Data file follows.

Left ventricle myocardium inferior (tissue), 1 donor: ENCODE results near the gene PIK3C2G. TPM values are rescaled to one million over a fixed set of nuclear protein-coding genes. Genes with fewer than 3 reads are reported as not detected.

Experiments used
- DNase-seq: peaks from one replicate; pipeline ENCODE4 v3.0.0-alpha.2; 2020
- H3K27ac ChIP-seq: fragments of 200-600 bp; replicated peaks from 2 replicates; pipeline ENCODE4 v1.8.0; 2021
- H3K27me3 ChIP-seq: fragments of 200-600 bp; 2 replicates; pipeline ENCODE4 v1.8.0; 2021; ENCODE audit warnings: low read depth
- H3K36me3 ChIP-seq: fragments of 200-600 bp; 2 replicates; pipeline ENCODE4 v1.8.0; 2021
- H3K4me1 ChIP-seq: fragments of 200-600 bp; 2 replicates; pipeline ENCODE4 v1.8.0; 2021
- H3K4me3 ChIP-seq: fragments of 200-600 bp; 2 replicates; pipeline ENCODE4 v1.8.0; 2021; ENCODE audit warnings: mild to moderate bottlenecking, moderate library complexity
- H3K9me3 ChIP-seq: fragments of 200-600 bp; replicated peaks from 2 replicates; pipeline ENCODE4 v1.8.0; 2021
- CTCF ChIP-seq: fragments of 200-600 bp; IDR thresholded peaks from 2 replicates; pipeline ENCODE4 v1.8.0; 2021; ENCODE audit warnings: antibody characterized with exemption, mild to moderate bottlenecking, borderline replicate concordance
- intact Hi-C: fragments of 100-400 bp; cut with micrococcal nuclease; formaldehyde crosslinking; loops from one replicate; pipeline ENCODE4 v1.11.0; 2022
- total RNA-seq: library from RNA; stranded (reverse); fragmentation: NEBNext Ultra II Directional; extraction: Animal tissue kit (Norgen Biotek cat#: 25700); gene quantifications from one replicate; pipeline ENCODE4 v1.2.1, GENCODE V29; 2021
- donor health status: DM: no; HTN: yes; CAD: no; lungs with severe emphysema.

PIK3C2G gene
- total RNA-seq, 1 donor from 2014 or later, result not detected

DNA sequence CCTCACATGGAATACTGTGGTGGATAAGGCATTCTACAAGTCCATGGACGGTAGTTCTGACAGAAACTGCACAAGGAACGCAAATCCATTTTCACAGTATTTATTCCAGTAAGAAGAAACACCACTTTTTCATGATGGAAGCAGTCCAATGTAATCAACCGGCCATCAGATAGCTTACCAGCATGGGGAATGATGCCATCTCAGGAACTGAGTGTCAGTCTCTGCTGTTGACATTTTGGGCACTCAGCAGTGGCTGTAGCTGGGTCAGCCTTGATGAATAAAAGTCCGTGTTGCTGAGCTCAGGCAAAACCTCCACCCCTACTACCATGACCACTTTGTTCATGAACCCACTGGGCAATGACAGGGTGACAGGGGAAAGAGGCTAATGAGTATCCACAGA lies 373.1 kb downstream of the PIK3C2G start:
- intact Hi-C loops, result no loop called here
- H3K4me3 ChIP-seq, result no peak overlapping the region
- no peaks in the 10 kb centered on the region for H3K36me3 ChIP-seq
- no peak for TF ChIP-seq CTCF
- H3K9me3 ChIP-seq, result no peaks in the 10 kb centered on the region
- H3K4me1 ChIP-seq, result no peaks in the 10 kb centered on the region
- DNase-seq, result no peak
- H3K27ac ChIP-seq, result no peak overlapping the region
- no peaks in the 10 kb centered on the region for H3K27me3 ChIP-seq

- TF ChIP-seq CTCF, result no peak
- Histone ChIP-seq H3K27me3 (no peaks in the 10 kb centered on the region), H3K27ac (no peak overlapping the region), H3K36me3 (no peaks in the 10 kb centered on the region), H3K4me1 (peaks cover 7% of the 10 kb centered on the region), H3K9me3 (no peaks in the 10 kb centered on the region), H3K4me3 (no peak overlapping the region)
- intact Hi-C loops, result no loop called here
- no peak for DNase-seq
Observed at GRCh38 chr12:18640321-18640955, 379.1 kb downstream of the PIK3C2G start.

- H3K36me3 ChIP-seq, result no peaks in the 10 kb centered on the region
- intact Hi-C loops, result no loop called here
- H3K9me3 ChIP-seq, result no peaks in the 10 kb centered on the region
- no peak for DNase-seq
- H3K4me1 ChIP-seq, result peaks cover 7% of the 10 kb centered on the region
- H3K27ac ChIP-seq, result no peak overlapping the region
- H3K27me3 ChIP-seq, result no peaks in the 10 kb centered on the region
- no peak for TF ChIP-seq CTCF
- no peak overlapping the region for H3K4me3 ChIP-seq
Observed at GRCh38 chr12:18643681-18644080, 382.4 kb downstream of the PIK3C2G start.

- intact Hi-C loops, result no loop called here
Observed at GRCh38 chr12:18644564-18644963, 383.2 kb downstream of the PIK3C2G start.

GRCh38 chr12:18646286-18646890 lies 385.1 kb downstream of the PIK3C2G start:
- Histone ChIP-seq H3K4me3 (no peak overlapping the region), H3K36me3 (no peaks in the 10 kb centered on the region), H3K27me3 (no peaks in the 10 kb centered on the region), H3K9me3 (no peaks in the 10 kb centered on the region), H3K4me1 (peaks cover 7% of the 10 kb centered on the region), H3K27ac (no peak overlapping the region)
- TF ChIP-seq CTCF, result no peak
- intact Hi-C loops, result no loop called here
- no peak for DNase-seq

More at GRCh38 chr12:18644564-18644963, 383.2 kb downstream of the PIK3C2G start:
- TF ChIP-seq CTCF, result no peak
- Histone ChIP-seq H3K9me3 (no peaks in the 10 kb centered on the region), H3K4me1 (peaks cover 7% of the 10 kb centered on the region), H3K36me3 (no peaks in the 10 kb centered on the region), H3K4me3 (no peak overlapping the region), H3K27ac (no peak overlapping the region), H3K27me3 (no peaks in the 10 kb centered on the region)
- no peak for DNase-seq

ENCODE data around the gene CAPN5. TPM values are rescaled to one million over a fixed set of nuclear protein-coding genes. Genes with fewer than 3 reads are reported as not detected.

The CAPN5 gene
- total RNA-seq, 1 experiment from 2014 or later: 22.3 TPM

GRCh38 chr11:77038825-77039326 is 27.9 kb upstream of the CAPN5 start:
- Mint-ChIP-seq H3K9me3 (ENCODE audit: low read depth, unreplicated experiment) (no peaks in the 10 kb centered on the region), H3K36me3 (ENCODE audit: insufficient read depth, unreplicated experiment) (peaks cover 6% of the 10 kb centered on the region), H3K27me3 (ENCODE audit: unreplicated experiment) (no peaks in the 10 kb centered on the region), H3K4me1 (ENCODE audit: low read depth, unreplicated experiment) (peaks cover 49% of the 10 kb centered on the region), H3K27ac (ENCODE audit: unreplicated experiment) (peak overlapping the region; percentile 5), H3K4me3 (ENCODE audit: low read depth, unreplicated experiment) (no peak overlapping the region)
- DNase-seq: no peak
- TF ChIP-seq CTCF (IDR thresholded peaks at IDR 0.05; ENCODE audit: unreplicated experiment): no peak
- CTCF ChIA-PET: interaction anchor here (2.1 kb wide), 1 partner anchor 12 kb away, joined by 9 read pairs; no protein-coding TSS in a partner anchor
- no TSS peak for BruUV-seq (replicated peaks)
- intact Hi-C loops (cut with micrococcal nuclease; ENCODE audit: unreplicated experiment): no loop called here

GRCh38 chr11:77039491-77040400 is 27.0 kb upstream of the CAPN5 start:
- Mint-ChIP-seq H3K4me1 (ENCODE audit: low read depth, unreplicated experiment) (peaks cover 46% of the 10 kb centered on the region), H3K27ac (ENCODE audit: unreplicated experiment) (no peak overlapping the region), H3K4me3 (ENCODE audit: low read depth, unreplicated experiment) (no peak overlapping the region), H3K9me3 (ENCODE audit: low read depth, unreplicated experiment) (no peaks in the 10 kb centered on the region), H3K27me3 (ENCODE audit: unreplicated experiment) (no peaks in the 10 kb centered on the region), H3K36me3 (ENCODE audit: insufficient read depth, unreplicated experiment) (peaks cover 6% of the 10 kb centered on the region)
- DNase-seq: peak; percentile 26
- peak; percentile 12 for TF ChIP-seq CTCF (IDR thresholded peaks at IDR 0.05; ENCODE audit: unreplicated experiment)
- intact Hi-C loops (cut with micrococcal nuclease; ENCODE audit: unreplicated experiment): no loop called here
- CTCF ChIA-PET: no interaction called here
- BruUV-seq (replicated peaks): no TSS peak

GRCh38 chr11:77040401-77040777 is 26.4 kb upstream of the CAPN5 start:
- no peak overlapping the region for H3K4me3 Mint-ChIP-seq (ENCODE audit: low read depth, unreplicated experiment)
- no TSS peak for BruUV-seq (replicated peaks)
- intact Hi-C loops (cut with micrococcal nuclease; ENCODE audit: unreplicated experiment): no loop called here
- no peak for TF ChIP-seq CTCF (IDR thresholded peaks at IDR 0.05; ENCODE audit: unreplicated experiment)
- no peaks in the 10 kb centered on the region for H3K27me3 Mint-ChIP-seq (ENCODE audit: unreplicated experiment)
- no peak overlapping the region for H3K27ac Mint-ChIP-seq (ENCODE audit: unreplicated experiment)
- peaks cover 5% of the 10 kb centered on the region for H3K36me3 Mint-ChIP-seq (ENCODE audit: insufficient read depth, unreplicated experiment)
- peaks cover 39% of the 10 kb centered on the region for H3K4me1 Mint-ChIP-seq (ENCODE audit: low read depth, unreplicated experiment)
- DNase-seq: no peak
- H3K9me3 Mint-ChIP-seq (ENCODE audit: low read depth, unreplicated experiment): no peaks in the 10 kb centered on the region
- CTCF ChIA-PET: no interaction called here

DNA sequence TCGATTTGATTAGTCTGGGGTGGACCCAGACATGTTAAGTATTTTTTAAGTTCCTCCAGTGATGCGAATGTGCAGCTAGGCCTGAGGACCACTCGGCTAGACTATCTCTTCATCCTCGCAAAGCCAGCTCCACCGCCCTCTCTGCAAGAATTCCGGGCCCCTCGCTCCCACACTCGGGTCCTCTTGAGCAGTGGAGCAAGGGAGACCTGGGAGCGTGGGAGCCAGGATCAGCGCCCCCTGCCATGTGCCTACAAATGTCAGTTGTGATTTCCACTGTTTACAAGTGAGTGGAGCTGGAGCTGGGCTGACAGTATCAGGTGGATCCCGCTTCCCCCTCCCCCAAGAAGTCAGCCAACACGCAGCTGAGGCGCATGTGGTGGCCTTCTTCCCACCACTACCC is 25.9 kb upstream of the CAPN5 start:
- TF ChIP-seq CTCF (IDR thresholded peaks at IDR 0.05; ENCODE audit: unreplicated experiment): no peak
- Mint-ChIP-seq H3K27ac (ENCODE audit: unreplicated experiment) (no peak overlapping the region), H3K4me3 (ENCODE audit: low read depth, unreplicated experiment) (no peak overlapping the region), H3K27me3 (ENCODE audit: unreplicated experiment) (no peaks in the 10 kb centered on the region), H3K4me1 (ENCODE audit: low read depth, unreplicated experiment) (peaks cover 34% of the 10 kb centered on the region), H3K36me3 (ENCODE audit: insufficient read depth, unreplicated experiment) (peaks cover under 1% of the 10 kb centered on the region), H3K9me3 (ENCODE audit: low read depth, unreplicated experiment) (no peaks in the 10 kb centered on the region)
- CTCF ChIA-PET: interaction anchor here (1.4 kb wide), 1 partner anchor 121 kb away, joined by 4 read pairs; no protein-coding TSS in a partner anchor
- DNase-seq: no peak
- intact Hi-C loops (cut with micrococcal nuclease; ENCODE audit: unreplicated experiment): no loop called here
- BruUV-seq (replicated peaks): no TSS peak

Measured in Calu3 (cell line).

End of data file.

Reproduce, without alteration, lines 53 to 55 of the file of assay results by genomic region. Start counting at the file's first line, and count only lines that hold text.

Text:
The CAPN5 gene
- total RNA-seq, 1 experiment from 2014 or later: 22.3 TPM

GRCh38 chr11:77038825-77039326 is 27.9 kb upstream of the CAPN5 start: